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FHA loan rules say that you can only use income that is stable, and likely to continue when making debt-to-income ratios and other loan approval procedures. But what does it mean to have qualifying income? How can you tell if the lender will approve your monthly earnings or not?

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FHA Home Loan Income Rules for Loan Approval

April 16, 2020

FHA Home Loan Income Rules for Loan Approval
How much of your monthly income is or is not considered “qualifying income” when the lender wants to approve your FHA home loan approval? FHA loan rules say that you can only use income that is stable, and likely to continue when making debt-to-income ratios and other loan approval procedures.

Those procedures apply regardless of whether you are buying existing construction or want to build a house on your own lot using an FHA construction loan.

But what does it mean to have qualifying income? How can you tell if the lender will approve your monthly earnings or not?

FHA Mortgage Loan Rules for Qualifying

All income is not the same, especially in the eyes of a lender. As mentioned above, the lender is charged with determining that your income is both stable and reliable, and will continue. This is what separates it from other types of earnings you are not allowed to have counted in your debt ratio, etc.

The basic equation is this: your monthly qualifying income is compared to your monthly financial obligations. The money you PAY each month cannot exceed a certain ratio compared to the money you EARN. It’s that simple. Except that only certain kinds of income may be counted.
There are many ways of determining the suitability of your income depending on the nature of the funds and how they are paid. A pay stub, tax statements, and even deposit records may all be required.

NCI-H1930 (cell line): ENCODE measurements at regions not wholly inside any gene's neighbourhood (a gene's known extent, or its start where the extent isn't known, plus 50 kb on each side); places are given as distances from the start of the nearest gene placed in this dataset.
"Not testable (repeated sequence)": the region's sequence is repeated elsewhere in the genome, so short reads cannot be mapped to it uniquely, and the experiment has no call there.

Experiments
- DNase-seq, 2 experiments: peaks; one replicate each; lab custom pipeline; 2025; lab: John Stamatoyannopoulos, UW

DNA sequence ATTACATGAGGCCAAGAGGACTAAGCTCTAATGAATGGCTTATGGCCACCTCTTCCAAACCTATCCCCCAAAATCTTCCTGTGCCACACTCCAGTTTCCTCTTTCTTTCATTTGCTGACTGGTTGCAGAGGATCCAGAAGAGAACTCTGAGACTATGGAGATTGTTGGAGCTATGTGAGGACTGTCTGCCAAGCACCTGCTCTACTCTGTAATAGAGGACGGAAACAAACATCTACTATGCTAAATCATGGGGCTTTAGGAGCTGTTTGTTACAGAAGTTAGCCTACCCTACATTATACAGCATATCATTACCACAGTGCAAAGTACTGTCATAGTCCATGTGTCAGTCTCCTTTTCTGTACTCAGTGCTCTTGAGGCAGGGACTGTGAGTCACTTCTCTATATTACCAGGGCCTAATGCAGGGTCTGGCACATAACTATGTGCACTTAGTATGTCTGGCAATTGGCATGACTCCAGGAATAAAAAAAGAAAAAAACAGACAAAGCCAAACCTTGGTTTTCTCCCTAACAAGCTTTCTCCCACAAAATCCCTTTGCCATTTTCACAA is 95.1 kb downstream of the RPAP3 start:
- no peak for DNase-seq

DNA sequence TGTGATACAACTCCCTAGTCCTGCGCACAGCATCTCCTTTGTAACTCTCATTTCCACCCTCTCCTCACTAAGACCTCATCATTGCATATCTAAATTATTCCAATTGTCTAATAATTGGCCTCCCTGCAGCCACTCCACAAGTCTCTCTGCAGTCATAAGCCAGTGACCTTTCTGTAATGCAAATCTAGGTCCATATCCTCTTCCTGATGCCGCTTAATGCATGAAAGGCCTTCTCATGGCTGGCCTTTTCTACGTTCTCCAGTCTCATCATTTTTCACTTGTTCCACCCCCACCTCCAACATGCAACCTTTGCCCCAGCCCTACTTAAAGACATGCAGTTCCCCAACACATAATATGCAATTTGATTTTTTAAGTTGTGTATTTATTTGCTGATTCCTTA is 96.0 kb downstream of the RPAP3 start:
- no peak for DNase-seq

If you are paid hourly, work on commission, get hired as a contractor, or even if you are a seasonal worker, there are ways the lender can use to make sure your income is reliable.

Non-Job Income

There are certain kinds of income that are not job related but may still count toward your debt ratio. For example, the FHA loan rulebook, HUD 4000.1, states that alimony and child support may be considered income, but the borrower will have to provide documentation showing the history of these payments.

Also required? Any court orders or agreements that codify the payments somehow, and any evidence that the income is likely to continue. Lender standards and not just FHA home loan rules will apply in these situations, so it’s very good to ask the loan officer what standards may be required to be met beyond the FHA home loan rules.

What Does Not Qualify

Certain types of self-employment income either don’t count at all (selling items on eBay or via social media platforms is one) unless it is verifiable as likely to continue and is a year old or more. Self employment is not a barrier to loan approval in and of itself, but you will need to have records showing the consistency of your income over time.

What does NOT qualify as income? Cash earned from hobbies or one-time sales of goods or services, part-time jobs you haven’t held for more than a year, or education benefits such as the GI Bill, which do not continue indefinitely and expire within a fixed time.

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